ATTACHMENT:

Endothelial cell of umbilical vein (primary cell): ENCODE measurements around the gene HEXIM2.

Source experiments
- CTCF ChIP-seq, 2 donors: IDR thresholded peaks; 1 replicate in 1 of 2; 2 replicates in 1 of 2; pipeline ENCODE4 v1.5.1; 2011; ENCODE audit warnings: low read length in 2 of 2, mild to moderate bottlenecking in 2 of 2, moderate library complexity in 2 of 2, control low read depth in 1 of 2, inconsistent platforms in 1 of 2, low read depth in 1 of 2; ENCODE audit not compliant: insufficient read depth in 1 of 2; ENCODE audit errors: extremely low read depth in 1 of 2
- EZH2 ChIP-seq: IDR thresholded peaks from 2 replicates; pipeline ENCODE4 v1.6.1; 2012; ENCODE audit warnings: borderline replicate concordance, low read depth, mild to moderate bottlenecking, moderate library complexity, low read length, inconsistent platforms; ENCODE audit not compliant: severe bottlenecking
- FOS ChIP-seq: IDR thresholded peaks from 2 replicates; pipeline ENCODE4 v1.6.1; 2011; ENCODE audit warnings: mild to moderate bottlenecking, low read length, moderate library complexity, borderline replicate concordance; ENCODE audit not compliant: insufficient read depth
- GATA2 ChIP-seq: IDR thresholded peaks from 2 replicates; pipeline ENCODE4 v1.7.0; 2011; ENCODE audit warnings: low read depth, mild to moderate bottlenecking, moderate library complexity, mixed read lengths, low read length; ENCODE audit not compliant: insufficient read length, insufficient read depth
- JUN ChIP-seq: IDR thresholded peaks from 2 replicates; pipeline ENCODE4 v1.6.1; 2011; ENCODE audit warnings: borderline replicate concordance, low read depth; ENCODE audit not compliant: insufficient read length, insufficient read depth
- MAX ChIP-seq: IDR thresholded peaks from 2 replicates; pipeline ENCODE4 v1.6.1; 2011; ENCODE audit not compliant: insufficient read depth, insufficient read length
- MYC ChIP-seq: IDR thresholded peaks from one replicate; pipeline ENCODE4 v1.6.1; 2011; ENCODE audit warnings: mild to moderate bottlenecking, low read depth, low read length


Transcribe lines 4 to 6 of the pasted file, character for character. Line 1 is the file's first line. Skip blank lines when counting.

- EZH2 ChIP-seq: IDR thresholded peaks from 2 replicates; pipeline ENCODE4 v1.6.1; 2012; ENCODE audit warnings: borderline replicate concordance, low read depth, mild to moderate bottlenecking, moderate library complexity, low read length, inconsistent platforms; ENCODE audit not compliant: severe bottlenecking
- FOS ChIP-seq: IDR thresholded peaks from 2 replicates; pipeline ENCODE4 v1.6.1; 2011; ENCODE audit warnings: mild to moderate bottlenecking, low read length, moderate library complexity, borderline replicate concordance; ENCODE audit not compliant: insufficient read depth
- GATA2 ChIP-seq: IDR thresholded peaks from 2 replicates; pipeline ENCODE4 v1.7.0; 2011; ENCODE audit warnings: low read depth, mild to moderate bottlenecking, moderate library complexity, mixed read lengths, low read length; ENCODE audit not compliant: insufficient read length, insufficient read depth